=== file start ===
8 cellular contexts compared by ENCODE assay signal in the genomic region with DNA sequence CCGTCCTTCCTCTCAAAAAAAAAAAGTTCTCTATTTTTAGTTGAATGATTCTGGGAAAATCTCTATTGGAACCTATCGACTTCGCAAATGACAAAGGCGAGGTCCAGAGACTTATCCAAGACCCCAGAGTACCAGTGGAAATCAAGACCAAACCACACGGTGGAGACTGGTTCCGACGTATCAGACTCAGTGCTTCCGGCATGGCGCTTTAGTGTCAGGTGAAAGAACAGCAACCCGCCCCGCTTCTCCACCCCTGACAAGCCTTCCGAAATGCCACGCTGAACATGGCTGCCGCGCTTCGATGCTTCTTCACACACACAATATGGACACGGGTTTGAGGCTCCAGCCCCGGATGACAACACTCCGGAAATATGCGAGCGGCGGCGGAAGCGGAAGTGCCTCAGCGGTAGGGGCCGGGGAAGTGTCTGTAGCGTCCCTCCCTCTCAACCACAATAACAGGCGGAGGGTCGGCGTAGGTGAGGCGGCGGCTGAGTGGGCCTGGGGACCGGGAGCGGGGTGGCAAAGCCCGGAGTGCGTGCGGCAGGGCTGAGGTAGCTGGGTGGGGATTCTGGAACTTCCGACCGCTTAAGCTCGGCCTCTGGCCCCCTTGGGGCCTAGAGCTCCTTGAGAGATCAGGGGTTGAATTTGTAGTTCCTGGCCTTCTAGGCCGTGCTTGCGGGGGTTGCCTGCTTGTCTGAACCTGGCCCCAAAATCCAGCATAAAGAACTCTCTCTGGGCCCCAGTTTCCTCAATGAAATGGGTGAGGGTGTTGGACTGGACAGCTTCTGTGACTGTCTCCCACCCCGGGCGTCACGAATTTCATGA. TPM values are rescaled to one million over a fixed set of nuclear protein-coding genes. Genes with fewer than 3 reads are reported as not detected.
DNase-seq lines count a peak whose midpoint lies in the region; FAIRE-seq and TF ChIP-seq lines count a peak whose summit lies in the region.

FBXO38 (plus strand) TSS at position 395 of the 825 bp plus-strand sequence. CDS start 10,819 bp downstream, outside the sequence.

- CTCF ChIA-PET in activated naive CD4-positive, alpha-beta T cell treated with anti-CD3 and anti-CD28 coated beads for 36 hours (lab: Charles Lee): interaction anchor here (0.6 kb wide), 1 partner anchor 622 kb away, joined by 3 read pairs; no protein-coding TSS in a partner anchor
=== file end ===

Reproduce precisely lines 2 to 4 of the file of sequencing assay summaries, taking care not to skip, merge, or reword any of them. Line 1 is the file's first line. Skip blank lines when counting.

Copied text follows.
DNase-seq lines count a peak whose midpoint lies in the region; FAIRE-seq and TF ChIP-seq lines count a peak whose summit lies in the region.

FBXO38 (plus strand) TSS at position 395 of the 825 bp plus-strand sequence. CDS start 10,819 bp downstream, outside the sequence.

- CTCF ChIA-PET in activated naive CD4-positive, alpha-beta T cell treated with anti-CD3 and anti-CD28 coated beads for 36 hours (lab: Charles Lee): interaction anchor here (0.6 kb wide), 1 partner anchor 622 kb away, joined by 3 read pairs; no protein-coding TSS in a partner anchor